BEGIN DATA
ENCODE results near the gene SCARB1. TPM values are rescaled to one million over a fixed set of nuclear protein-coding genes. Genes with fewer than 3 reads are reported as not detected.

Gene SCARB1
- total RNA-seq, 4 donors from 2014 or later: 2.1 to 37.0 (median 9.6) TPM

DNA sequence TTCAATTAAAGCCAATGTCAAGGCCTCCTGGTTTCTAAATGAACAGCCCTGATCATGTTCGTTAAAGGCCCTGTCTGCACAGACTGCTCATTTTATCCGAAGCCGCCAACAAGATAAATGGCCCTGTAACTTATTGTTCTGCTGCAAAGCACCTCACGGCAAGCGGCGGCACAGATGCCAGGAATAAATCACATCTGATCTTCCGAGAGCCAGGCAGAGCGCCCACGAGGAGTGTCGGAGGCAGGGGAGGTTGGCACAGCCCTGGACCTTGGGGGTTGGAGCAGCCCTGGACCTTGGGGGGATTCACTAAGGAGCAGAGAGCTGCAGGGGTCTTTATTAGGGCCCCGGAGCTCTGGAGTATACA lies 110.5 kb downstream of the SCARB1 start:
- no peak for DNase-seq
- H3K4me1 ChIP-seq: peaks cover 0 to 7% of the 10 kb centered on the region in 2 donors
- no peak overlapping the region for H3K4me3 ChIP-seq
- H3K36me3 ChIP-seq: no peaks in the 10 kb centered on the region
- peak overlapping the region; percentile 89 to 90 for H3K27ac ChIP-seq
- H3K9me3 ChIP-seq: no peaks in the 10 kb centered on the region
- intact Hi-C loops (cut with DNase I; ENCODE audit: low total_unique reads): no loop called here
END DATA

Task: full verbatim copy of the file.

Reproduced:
ENCODE results near the gene SCARB1. TPM values are rescaled to one million over a fixed set of nuclear protein-coding genes. Genes with fewer than 3 reads are reported as not detected.

Gene SCARB1
- total RNA-seq, 4 donors from 2014 or later: 2.1 to 37.0 (median 9.6) TPM

DNA sequence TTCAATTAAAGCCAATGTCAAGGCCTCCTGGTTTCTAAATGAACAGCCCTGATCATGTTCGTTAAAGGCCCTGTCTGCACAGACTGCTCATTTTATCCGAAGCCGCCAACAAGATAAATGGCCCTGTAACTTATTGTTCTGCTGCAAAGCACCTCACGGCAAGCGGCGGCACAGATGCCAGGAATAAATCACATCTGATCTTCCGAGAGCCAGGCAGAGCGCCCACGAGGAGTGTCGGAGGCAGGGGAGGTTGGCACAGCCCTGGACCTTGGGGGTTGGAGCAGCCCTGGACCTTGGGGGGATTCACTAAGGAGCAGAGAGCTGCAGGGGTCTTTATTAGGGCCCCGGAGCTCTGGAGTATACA lies 110.5 kb downstream of the SCARB1 start:
- no peak for DNase-seq
- H3K4me1 ChIP-seq: peaks cover 0 to 7% of the 10 kb centered on the region in 2 donors
- no peak overlapping the region for H3K4me3 ChIP-seq
- H3K36me3 ChIP-seq: no peaks in the 10 kb centered on the region
- peak overlapping the region; percentile 89 to 90 for H3K27ac ChIP-seq
- H3K9me3 ChIP-seq: no peaks in the 10 kb centered on the region
- intact Hi-C loops (cut with DNase I; ENCODE audit: low total_unique reads): no loop called here